My oldest daughter got car insurance and college textbooks for most of her Christmas gifts but in her stocking she found the first two books of Barry Lyga’s I Hunt Killers trilogy, I Hunt Killers and Game, Sold by Patricia McCormick and a grown-up coloring book so she will keep her hands off mine. She’s now finished the two serial killer books and really liked them, but she left after Christmas for a week-long stay at her older brother’s with the second one, right when I was getting ready to snag it, so soon we will need the next ones. When she opened Sold, she was excited. Apparently she had read it from the library in sixth grade and couldn’t remember what it was called but loved it and always wanted to own it. Now I can steal it to read, so we are both happy.
My youngest son is more of a gamer than a reader and he got a new tv, but in his stocking was When I Was the Greatest by Jason Reynolds. I thought this book needed to be in our house. He says he started it but the husband is itching to read it, so he better hurry or he’s going to lose it for a couple days. He also got a remainder book about building muscle without machines that the husband ordered. He’s not a fan of the boys who hang out in the weight room at school and doesn’t like to leave his basement cave so he’s a fan of this book. I know he’s reading it because he keeps quoting random facts about how many calories are in all the foods I like to eat and resistance.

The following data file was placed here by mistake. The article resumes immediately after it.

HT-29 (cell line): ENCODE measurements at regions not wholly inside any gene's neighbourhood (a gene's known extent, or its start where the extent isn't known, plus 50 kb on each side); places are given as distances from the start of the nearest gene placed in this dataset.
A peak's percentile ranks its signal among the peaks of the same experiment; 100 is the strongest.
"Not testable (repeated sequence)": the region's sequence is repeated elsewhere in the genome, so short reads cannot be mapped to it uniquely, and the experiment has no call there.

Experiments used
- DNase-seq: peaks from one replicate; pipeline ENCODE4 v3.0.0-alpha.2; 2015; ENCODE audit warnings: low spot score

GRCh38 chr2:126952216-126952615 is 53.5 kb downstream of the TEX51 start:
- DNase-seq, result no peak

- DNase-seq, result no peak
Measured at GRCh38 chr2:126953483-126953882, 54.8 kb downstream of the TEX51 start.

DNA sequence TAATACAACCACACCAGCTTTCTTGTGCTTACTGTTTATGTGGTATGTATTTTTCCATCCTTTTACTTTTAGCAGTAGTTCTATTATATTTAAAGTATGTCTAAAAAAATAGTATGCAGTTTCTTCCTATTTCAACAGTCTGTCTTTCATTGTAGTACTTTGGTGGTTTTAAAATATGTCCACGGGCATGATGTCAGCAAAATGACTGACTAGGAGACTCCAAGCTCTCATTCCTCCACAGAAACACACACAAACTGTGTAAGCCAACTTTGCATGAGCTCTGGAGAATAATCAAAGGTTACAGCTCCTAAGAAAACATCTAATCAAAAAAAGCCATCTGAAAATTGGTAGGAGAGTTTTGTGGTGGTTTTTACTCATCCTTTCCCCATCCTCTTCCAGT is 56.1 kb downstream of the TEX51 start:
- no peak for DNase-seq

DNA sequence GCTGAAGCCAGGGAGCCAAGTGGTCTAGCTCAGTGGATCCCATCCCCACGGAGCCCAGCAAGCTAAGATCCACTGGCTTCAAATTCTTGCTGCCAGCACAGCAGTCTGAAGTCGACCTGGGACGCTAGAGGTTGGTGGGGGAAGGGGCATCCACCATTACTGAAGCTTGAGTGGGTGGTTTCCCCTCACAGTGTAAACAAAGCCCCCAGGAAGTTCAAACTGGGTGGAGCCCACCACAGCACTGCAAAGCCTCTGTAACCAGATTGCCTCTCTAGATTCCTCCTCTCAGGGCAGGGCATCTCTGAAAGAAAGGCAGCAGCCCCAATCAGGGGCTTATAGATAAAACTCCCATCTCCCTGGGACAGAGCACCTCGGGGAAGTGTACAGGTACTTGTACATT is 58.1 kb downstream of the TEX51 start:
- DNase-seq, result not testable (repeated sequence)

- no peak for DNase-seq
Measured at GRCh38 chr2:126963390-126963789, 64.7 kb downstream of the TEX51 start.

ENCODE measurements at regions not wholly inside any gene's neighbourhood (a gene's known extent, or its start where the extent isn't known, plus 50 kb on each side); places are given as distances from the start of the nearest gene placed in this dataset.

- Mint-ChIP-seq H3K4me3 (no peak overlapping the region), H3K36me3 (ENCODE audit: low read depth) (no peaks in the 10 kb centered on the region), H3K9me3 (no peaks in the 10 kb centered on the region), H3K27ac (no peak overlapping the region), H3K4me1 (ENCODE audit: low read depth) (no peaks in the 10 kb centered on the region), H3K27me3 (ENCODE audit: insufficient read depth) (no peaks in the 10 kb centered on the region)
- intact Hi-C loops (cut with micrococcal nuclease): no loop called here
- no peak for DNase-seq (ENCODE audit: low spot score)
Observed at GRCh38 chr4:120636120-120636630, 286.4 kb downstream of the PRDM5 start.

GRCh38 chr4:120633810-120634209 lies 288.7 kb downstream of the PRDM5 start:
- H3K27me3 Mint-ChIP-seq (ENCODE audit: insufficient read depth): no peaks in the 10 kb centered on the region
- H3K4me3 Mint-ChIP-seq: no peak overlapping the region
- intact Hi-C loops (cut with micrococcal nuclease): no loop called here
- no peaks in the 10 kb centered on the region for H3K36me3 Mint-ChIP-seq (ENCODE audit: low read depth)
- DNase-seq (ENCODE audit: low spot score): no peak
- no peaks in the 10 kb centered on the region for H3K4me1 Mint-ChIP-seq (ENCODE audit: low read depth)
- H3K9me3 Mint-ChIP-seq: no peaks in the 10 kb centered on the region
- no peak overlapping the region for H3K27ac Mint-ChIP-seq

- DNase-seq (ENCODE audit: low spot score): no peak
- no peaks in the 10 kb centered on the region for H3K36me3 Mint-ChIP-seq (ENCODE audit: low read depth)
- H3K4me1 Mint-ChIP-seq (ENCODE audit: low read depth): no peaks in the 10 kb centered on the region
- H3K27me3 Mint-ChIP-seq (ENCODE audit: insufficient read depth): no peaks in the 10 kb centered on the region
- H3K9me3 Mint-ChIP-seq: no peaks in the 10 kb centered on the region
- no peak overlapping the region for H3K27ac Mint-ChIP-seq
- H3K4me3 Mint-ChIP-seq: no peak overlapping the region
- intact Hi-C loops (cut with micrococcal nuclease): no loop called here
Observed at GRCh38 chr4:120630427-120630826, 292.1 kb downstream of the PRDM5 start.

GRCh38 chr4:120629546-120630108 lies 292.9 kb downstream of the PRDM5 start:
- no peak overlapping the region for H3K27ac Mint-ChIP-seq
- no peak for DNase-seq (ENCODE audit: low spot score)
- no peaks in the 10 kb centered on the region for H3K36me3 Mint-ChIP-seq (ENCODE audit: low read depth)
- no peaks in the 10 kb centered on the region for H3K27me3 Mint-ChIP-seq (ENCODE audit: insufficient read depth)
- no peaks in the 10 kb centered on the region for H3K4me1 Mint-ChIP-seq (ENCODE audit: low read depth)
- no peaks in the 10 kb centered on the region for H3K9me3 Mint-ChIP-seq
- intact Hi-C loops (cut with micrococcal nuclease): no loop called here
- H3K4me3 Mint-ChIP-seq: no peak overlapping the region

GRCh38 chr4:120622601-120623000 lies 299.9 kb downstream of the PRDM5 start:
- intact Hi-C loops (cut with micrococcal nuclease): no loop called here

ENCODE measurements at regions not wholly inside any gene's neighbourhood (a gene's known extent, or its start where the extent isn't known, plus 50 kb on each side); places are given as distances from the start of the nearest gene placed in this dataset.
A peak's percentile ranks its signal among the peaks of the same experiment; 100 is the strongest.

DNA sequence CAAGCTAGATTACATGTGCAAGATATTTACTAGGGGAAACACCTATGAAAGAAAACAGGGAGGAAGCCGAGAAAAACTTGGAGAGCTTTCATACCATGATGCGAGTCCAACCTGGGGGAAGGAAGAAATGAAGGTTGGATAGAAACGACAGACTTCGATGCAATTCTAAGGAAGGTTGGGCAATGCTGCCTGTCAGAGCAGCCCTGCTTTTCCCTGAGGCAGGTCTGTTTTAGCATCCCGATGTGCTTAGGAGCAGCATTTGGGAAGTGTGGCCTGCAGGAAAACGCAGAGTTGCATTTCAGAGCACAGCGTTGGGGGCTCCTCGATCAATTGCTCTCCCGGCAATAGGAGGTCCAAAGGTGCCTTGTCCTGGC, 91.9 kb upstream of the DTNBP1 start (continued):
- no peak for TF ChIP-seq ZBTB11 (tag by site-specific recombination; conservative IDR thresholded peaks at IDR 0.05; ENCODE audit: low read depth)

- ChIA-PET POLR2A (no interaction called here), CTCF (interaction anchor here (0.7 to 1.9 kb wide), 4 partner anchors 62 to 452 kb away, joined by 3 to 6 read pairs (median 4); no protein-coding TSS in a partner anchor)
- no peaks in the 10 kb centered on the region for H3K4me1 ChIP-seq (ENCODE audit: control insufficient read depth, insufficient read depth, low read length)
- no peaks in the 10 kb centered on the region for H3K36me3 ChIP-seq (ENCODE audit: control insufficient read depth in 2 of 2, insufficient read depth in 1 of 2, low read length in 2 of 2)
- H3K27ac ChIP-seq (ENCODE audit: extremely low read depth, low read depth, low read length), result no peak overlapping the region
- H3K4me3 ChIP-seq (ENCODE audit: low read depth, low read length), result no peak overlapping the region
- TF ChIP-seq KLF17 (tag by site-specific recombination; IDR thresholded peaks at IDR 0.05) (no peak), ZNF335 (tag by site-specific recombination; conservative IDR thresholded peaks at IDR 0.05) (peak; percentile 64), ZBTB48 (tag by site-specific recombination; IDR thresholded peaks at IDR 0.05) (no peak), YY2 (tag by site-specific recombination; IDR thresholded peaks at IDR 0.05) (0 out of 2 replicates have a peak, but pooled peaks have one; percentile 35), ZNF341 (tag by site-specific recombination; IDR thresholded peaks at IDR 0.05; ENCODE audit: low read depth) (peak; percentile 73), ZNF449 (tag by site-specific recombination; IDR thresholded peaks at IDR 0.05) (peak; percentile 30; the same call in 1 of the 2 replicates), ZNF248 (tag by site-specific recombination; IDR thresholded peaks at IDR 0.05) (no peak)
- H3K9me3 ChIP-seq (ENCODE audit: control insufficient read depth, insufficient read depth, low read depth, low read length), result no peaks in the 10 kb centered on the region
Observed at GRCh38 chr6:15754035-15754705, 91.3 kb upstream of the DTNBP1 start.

My youngest daughter found three books among the fuzzy socks in her stocking: Zack Delacruz: Me and My Big Mouth by Jeff Anderson, Wonder by RJ Palacio and What We Lost by Sara Zarr. She is really picky about books but I want to read all three, so no loss if she doesn’t like one. I am confident she will like them all if she puts down her iPod long enough to give each a try. Actually she wants to read these books during SSR at school instead of the book in her tested required reading level: Dodger by Charles Dickens. I’m working on a note and the research to back it up for Monday.